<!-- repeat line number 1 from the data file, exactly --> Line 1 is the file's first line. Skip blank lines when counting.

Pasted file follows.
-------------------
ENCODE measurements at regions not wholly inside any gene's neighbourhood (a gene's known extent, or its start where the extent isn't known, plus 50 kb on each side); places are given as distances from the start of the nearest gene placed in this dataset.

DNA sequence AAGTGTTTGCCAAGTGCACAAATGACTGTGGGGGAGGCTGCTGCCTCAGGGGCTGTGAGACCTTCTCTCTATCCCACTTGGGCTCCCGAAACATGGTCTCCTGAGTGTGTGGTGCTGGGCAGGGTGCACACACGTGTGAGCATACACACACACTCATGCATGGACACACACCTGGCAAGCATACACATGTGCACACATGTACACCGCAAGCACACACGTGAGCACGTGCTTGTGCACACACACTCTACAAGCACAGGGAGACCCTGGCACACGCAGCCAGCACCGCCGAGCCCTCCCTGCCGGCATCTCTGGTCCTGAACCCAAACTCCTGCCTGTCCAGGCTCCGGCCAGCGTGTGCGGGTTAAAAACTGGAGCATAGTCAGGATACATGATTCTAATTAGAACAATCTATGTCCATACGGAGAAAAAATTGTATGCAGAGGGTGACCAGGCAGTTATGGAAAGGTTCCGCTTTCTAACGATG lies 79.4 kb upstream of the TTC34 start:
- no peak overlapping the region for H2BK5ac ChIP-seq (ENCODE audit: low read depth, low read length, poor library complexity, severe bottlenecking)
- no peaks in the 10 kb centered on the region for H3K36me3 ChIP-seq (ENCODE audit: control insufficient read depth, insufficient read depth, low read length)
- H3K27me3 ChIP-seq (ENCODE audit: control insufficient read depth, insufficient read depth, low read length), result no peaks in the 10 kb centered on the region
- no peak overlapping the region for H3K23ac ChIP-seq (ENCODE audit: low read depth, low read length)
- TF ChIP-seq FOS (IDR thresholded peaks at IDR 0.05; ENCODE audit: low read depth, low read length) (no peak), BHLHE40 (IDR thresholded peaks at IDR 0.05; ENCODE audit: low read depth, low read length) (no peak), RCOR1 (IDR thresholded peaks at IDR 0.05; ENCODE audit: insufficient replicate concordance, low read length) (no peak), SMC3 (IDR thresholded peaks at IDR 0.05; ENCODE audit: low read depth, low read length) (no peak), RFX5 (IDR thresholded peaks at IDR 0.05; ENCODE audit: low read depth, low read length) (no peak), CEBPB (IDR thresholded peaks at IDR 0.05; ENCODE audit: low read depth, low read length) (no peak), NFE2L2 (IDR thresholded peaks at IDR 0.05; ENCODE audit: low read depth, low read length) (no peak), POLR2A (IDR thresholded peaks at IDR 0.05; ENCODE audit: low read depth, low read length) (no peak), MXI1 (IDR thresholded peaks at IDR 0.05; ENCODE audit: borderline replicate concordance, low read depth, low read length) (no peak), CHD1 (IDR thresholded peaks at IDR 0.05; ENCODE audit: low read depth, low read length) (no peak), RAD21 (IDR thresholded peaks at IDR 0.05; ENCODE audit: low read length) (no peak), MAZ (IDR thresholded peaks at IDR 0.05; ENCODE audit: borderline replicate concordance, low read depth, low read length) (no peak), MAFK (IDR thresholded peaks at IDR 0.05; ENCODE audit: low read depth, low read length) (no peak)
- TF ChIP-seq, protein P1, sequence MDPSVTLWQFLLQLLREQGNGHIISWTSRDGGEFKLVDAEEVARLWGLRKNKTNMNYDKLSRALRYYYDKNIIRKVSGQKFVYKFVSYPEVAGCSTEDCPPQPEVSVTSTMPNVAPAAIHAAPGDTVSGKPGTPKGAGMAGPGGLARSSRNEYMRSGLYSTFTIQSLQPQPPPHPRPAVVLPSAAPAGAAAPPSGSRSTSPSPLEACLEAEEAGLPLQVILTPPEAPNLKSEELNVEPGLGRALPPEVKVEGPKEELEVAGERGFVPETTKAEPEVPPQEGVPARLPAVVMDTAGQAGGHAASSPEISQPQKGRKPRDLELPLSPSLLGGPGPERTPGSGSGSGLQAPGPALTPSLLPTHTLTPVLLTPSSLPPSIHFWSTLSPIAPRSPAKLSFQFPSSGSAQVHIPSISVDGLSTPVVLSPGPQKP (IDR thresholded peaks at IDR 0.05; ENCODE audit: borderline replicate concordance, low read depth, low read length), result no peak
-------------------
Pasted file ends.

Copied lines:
ENCODE measurements at regions not wholly inside any gene's neighbourhood (a gene's known extent, or its start where the extent isn't known, plus 50 kb on each side); places are given as distances from the start of the nearest gene placed in this dataset.